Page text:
Category Archives: Review Reviews

Criticism Of Criticism – Part Two

MTV Unplugged in New York [DGC, 1994]
Not only did Kurt Cobain transcend alt-rock by rocking so hard, he transcended alt-rock by feeling so deep. On this accidental testament, intended merely to altify the MTV mindset by showcasing the Meat Puppets and covering the Vaselines, Cobain outsensitives Lou Barlow and Eddie Vedder in passing. His secret is sincerity, boring though that may be–he cares less than Barlow without boasting a bit about it, tries harder than Vedder without busting a gut about it. The vocal performance he evokes is John Lennon’s on Plastic Ono Band. And he did it in one take. A” – Robert Christgau

This is one of his best.

You know he means every word because he always does: there is no hint of camp follower in this or any of his other reviews. This is what he does…and he clearly takes it very seriously.

‘Part One’ was a throw-away; the tone displaying his opinion as much as the words.

This is NOT a throw-away.

He gives his opinion, as always, very distinctly. He’s an authentic, and even though I often disagree strongly with his opinions, it’s comforting to know that he HAS them, that they are FELT.

The tone displays his opinion as much as the words, because this (IMPO) is genuine. Authentic. He didn’t insert random words from a thesaurus to make it look smarter, he didn’t suck up to popular opinion; he displayed his “feeling” towards the music, as much he feels the music itself displays feeling.

This is as raw (in a verbose way) and genuine as Cobain was, and to me it is as fitting a tribute to the man as any I’ve ever seen.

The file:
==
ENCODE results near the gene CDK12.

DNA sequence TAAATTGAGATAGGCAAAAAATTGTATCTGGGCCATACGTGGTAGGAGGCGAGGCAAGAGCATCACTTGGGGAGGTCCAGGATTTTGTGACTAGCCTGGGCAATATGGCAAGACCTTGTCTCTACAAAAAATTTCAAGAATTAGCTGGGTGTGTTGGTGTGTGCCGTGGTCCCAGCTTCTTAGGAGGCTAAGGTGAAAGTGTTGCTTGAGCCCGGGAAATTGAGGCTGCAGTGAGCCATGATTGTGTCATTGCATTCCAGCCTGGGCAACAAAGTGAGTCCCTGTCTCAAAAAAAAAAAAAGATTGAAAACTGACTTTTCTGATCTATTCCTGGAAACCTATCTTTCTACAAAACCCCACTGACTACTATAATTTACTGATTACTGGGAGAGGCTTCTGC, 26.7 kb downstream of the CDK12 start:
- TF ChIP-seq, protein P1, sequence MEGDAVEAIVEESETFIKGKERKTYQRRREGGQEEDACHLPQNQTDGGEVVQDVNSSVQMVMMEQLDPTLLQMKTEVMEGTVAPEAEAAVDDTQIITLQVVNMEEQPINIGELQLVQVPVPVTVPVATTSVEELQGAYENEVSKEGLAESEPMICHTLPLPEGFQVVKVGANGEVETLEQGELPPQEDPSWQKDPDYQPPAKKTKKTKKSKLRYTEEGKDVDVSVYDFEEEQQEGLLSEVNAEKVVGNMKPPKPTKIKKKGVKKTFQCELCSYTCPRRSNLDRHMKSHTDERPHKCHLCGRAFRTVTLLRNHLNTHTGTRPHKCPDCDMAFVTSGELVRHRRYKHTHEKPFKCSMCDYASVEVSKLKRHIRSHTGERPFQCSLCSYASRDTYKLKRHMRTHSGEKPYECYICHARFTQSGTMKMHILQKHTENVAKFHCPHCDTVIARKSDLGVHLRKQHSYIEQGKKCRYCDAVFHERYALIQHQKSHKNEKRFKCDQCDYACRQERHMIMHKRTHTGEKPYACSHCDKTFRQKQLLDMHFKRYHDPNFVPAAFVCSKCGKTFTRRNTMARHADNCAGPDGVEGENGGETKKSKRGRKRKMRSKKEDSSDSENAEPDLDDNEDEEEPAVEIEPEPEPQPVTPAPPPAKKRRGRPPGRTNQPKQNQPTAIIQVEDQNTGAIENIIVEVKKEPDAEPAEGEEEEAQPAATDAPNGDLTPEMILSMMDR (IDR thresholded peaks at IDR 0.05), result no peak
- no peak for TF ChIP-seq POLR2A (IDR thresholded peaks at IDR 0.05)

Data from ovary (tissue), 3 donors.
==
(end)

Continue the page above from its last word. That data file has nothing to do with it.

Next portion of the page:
Grade: A

Criticism Of Criticism – Part One

Let’s start with the best of them…critics, that is.

Arrival [Atlantic, 1977]
Since this is already the best-selling group in the universe, I finally have an answer when people ask me to name the Next Big Thing. What I wonder is how we can head them off at the airport. Plan A: Offer Bjorn and Benny the leads in Beatlemania (how could they resist the honor?) and replace them with John Phillips and Denny Doherty. Plan B: Appoint Bjorn head of the U.N. and Benny his pilot (or vice versa) and replace them with John Lennon and Paul McCartney. Plan C: Overexpose them in singing commercials. Plan D: Institute democratic socialism in their native land, so that their money lust will meet with the scorn of their fellow citizens. C” – Robert Christgau

This is what you call the “so unnecessary you can just randomly mock it” archetype.

Since everyone, by this point, already knew what ABBA sounded like, and since he saw no change in their music, and really no point in them continuing to churn out the same music – which he saw as bad, his “C” does not mean “Average” – he decides to simply indulge himself in mostly-silly musings, incorporating references you may (or may not) get and may (or may not) like. The point is, he does, and he does.

And really…think about it: would you rather read this, or an “in-depth” examination of the music, when that examination would be pretty much exactly the same as an examination of their PREVIOUS album, which would basically say, not in so many words: “This is annoyingly-catchy cr@p.”

I go with this. It’s not one of his best, but it’s an intro.

Grade: B-